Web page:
Bristol mother fights to reclassify drug that destroyed her son
A grieving mother has called for the tranquilliser ketamine to be reclassified as a class A drug after watching it destroy her son's life.
Caleb Morris took his life a month ago, and his mother Shielmor Twomey blames his addiction to the class C drug – a horse tranquilliser – for the decline in his mental health.
The 28-year-old, known as 'K' to his friends, had turned to the drug in an effort to deal with the frustration he felt because of his battle with epilepsy.
Ms Twomey, a retired telephonist who lives in Henbury, said: "Make no mistake – ketamine destroys lives. It wreaked havoc with Caleb's mental state. It had got a hold of him, he was having terrible mood swings. He was usually such a lovely guy.
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"Bristol has a ketamine problem and it needs to be addressed. I do not want Caleb to have died in vain – I will campaign to make it a class A drug."
Ketamine is an anaesthetic with powerful hallucinogenic qualities, but can cause panic attacks, depression, and if taken in large doses can exacerbate mental health problems.
Mr Morris, who had lived at home with his mother for the past year, plunged to his death from the Clifton Suspension Bridge on January 28, but his body was only recovered last Friday. He had left a suicide note.
At the age of 16, Mr Morris started having epileptic fits, and during his lifetime was only able to hold down three jobs for short periods, as a chef, a security guard and at a butcher.
Ms Twomey said: "He lost his jobs. He lost his girlfriend – all because of the epilepsy. He kept coming up against this brick wall.
"He was so embarrassed to be epileptic, he didn't tell many of his friends. He wanted to be a normal man, be the breadwinner, have a girlfriend. It was his frustration with it that drove him to start taking ketamine about two years ago.
"He did not think he had a problem, and I didn't feel like I could get involved because he was too old. I tried to give him advice, but it fell on deaf ears."
She had discovered he was taking the drug when she noticed powder on his nose.
"The drug started to undermine his epilepsy drugs, and he had more seizures," Ms Twomey said.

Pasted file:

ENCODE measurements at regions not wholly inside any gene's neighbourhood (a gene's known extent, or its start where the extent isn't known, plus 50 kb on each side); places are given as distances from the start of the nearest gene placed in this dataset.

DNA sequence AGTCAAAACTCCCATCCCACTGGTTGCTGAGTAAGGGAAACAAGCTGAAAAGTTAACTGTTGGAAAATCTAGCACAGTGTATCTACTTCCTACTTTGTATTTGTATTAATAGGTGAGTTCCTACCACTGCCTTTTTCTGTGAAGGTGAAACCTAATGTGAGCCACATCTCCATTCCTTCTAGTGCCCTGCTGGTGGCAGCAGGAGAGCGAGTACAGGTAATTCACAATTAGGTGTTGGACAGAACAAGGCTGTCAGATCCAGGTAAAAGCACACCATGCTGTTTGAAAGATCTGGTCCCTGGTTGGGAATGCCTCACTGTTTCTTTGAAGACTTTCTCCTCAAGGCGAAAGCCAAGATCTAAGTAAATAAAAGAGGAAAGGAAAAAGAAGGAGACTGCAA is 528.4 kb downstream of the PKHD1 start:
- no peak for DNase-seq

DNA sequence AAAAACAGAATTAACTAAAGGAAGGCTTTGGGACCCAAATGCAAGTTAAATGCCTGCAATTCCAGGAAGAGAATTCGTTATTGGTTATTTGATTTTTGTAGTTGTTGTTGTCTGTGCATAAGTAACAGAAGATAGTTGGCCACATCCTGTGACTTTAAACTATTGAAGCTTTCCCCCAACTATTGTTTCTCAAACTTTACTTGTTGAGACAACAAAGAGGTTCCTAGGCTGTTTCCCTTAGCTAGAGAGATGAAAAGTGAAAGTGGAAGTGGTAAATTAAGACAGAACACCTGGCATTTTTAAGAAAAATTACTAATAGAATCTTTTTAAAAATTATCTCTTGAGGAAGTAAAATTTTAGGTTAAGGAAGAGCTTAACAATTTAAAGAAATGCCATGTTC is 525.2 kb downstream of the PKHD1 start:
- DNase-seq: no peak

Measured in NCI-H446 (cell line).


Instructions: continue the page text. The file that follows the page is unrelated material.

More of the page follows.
Mr Morris was with Hannah Saaf, the woman who killed an 11-year-old boy when her car mounted the pavement at high speed in May last year, the night before the accident and his evidence was mentioned in court in December when she was ordered by a judge to be detained in hospital indefinitely. But Ms Twomey said the incident was not linked to his son's actions last month.
She paid tribute to her son, who she described as a "peaceful guy" who had lots of friends and was well-known on Bristol's club scene.
He loved travelling, especially to the Caribbean where his father lives. He leaves behind two half-sisters living in Bristol, Jade and Sabree.
Ms Twomey said: "He was the best son a mother could ask for, he was very kind-hearted, always buying me presents and flowers. I am broken without him, we were so close."
A spokeswoman for Avon and Somerset police said: "Police can confirm the body of a 28-year-old man was recovered from the water near Shirehampton on Friday, February 26.
"It is believed to be the body of a man who fell from the Clifton Suspension Bridge on January 28.
"Extensive searches of the River Avon were carried out by police, fire, ambulance, helicopter and coastguard with no result. Every effort was made by Avon and Somerset police and our counterparts to locate the body and searches continued when tides and weather conditions permitted.
"Our counterparts in Devon and Cornwall, South Wales and Gwent Police were also alerted, along with the Coastguard and Port Police.
"Specialist advice from search teams was also obtained in a bid to try and locate the body.
"The body retrieved from the water last Friday has now been referred to the coroner and the death is not being treated as suspicious."
As part of last year's Tackling Drugs Week, it was revealed that the number of problematic users of cocaine and heroin had dropped, but that the new threat was from ketamine.
Safer Bristol director Alison Comley warned that ketamine was fast becoming a popular drug in some parts of the city among young people.
Last month 21-year-old Thomas Pullen admitted to assaulting a police officer while under the influence of the drug when he appeared before Bristol magistrates.
Pullen, of Belvedere Road, Redland, ripped handfuls of the officer's hair out after taking the drug for the first time at Halloween.
● Most people who are thinking of taking their own life have given warning signs beforehand. These can include becoming depressed or withdrawn, showing sudden changes in behaviour or mood, talking about wanting to die and feelings of hopelessness.
If you are concerned about someone, or need help yourself, please call the Samaritans on 08457 90 90 90 day or night.